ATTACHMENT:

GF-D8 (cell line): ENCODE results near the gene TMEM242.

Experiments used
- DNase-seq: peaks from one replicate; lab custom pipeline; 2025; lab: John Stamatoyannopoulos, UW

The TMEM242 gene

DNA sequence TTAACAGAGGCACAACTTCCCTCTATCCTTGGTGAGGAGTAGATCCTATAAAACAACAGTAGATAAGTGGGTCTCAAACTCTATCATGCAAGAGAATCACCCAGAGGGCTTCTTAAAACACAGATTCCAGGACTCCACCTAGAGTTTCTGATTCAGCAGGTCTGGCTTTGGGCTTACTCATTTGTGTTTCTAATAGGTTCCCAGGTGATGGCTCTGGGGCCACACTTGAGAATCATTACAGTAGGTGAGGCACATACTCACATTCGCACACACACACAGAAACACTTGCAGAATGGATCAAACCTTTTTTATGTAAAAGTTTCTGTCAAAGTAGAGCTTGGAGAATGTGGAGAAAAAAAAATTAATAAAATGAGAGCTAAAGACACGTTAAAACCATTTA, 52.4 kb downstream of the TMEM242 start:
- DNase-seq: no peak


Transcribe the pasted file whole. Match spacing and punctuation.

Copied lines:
GF-D8 (cell line): ENCODE results near the gene TMEM242.

Experiments used
- DNase-seq: peaks from one replicate; lab custom pipeline; 2025; lab: John Stamatoyannopoulos, UW

The TMEM242 gene

DNA sequence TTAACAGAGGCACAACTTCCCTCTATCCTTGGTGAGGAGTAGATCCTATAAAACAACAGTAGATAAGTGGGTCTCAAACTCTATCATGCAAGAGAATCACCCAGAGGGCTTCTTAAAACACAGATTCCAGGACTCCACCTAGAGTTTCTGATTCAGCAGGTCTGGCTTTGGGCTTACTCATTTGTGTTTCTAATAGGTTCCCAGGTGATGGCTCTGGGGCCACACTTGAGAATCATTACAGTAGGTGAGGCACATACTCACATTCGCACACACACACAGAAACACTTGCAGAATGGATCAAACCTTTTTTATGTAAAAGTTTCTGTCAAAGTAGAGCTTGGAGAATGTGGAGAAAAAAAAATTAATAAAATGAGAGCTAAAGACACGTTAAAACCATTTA, 52.4 kb downstream of the TMEM242 start:
- DNase-seq: no peak